First day of NASA coverage concludes

Home Editorial & Opinion First day of NASA coverage concludes
First day of NASA coverage concludes

We are here in the official NASA Kennedy Space Center news center and have completed the first press conferences of our stay.  We positioned the high definition camera in the conference room and made sure to set up early in order to reserve our spot. The technician running sound cables told us that there are a lot of Japanese media personnel here and that we should set up often and early. It’s interesting to see mission materials that have a Japanese influence, with the Japan Aerospace Exploration Agency (JAXA) providing stickers that feature space station components and the appropriate nomenclature written in Kanji characters.

From a multimedia standpoint, the facilities here are outstanding. There is a massive collection of all historic NASA footage and over 500 gigabytes of video from the last three missions. According to Margaret Persinger, multimedia specialist at the news center, the agency’s collection of video goes all the way back to the World War II era and NASA’s humble beginnings. Anytime you see a documentary about NASA or its missions on TV anywhere internationally, the official footage comes from this office and we have access to it. We plan to put in a request for video of when the Pensacola-based Blue Angels were here for an air show and some other Pensacola-related historical gems. We are currently downloading all current mission footage in high definition. Also available are thousands of photos of previous missions.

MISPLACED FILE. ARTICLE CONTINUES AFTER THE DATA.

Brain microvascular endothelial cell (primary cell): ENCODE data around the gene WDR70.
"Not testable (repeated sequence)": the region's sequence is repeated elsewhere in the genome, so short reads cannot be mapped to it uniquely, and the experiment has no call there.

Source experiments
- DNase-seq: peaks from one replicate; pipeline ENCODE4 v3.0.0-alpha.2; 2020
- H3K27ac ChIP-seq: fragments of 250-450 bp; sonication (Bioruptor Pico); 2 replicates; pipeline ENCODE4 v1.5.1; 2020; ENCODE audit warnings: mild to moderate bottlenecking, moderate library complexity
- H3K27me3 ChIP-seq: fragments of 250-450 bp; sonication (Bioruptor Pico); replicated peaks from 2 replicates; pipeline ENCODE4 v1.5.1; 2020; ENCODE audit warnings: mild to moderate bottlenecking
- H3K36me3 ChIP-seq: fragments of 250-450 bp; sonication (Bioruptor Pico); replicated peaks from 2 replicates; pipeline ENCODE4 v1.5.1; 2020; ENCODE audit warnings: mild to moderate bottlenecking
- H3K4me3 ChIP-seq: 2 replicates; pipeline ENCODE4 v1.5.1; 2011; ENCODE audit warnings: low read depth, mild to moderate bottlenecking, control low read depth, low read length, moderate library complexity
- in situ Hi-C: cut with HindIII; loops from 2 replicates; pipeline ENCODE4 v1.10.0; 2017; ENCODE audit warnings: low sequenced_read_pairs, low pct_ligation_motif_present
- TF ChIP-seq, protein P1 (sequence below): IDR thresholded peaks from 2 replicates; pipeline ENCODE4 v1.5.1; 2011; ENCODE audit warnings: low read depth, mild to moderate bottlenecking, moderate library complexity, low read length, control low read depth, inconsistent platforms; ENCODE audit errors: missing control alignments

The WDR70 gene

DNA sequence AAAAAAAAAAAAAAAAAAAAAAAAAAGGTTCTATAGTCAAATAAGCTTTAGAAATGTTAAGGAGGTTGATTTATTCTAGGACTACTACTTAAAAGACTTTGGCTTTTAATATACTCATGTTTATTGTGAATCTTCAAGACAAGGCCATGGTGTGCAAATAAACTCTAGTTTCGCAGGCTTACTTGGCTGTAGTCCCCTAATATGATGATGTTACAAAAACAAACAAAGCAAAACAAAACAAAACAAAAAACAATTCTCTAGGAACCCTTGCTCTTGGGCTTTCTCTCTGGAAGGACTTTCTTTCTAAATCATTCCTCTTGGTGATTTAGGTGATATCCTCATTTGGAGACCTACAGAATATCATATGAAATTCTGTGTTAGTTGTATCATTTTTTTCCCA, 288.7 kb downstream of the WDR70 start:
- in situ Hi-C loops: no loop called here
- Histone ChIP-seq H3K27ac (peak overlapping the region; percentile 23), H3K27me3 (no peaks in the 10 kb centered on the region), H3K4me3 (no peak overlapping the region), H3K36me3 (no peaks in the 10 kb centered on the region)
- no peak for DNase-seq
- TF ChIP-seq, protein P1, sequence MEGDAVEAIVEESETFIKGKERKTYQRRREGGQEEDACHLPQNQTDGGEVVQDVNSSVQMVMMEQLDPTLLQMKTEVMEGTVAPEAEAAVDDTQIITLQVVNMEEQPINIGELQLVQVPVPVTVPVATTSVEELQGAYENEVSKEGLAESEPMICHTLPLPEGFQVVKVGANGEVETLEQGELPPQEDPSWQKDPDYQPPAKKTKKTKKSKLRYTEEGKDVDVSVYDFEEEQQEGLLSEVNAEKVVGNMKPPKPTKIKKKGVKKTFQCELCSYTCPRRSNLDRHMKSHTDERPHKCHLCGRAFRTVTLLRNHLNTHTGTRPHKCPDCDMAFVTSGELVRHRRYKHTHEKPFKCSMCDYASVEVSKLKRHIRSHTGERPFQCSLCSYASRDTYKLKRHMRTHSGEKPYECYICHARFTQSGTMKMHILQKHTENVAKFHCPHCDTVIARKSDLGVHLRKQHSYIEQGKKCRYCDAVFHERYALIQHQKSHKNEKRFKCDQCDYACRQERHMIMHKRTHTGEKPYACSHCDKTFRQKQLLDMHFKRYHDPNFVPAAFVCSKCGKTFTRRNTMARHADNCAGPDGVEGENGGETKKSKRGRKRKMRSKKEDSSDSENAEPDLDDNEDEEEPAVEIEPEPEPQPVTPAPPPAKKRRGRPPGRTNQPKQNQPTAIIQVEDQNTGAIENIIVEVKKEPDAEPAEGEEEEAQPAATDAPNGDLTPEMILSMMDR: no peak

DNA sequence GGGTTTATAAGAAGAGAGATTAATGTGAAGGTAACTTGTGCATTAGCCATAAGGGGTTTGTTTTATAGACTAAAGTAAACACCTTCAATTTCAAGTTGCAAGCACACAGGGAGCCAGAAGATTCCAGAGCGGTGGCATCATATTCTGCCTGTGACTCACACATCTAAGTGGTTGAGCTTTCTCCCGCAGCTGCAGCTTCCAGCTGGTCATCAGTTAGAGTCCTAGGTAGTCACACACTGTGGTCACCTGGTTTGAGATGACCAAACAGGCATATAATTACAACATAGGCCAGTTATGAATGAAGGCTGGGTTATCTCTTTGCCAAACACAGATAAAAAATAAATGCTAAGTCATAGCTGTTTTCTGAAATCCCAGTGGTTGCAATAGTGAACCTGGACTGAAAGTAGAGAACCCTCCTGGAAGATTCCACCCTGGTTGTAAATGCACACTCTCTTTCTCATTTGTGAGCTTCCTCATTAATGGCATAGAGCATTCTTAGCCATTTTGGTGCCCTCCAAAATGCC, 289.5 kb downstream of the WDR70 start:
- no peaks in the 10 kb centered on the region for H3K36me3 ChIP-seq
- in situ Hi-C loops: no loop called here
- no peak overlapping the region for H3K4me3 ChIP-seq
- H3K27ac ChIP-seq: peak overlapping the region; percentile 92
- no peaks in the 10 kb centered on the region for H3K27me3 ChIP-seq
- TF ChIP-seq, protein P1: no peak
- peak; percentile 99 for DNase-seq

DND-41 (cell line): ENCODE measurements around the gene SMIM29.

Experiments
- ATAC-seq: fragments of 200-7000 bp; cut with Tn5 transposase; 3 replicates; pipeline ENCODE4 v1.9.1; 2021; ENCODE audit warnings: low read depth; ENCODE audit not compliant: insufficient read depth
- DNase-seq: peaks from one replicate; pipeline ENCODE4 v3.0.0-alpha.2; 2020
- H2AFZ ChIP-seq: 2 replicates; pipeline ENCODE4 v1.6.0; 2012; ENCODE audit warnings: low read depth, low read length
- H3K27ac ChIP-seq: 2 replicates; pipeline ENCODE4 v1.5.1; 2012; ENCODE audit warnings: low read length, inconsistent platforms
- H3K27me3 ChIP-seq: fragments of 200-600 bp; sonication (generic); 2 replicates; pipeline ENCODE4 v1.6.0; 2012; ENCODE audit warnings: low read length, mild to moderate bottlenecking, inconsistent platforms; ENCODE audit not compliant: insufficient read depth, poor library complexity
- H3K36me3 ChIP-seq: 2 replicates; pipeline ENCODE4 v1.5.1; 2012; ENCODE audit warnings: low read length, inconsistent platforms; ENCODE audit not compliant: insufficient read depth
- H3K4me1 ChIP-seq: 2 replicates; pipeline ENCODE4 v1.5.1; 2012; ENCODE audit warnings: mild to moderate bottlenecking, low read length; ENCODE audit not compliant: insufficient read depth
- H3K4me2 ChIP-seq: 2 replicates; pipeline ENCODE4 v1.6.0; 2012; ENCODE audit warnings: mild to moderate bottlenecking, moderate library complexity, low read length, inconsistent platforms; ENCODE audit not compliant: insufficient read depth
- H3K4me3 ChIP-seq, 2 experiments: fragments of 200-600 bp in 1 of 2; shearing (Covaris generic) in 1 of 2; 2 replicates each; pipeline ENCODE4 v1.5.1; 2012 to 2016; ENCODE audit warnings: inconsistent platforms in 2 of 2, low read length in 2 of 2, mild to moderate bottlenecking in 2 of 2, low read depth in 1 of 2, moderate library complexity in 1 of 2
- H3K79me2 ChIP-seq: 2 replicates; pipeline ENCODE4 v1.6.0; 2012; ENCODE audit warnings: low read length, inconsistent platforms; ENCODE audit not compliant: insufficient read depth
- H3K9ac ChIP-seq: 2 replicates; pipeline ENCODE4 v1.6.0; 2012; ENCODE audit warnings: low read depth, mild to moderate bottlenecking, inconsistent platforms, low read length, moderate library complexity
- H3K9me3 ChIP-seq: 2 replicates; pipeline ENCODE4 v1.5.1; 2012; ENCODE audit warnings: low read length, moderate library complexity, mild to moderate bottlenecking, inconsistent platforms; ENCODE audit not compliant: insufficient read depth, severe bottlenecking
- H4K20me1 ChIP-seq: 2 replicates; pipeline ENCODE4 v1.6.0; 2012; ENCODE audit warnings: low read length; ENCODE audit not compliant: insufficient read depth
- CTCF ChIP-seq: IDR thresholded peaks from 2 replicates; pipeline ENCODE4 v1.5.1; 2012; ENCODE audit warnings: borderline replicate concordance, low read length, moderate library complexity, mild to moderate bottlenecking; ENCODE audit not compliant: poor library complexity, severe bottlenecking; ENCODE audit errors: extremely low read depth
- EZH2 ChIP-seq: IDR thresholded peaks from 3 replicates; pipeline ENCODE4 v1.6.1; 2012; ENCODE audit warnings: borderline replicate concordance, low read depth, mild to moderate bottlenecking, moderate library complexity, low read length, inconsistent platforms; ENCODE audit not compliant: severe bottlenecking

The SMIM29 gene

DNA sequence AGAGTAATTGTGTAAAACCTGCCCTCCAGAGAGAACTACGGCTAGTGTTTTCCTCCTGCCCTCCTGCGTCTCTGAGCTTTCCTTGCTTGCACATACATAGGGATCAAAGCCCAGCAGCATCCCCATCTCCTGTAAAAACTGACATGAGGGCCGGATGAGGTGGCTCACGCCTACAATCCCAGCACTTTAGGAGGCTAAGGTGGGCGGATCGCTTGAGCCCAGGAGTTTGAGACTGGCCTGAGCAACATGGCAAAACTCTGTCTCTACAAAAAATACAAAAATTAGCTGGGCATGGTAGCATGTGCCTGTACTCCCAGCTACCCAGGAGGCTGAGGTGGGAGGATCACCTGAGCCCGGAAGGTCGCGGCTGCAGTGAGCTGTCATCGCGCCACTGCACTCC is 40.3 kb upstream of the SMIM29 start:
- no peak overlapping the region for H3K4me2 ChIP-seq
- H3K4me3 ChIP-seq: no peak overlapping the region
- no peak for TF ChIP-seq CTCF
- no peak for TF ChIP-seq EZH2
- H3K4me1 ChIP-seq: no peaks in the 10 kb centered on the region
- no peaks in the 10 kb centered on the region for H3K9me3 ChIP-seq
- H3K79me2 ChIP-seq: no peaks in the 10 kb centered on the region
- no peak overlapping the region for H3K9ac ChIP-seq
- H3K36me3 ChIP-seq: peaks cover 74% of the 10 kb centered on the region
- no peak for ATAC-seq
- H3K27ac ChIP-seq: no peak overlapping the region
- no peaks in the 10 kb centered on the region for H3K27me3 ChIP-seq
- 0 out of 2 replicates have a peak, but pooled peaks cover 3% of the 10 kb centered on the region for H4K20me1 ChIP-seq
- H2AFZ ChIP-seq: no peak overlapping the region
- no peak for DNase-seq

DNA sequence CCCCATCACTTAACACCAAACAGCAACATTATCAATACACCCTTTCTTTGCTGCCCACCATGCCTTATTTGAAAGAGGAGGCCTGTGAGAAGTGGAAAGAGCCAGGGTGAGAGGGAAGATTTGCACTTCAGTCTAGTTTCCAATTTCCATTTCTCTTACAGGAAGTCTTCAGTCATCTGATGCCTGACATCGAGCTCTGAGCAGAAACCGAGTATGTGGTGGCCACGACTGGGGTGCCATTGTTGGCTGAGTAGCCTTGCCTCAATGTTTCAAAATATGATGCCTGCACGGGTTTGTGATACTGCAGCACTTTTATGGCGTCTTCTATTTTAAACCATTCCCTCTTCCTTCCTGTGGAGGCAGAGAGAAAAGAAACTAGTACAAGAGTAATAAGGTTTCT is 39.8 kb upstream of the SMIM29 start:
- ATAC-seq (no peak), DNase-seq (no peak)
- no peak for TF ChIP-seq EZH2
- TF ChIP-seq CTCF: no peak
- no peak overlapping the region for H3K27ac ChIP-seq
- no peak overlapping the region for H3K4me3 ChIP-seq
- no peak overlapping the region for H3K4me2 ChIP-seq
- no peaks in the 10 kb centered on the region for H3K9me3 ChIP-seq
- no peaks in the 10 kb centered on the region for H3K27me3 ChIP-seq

According to local administrators, there are not any tours available today, but we did glean some interesting information from the press conferences and a couple of briefings. The press conference at noon covered prelaunch proceedings and a weather report. The briefing at about 1 p.m. was about the space station’s science and technology with many details about the various Japanese experiments taking place at the space station. The second half of this briefing concentrated on commercial enterprises related to onboard mechanics and science experiments. The final briefing we attended at 3 p.m. covered the biological research in canister 16, which was related to growing plants in near-zero gravity environments.

Live footage from the noon conference was be available through NASA via and we plan to upload some of the other briefings at Check back often for updates.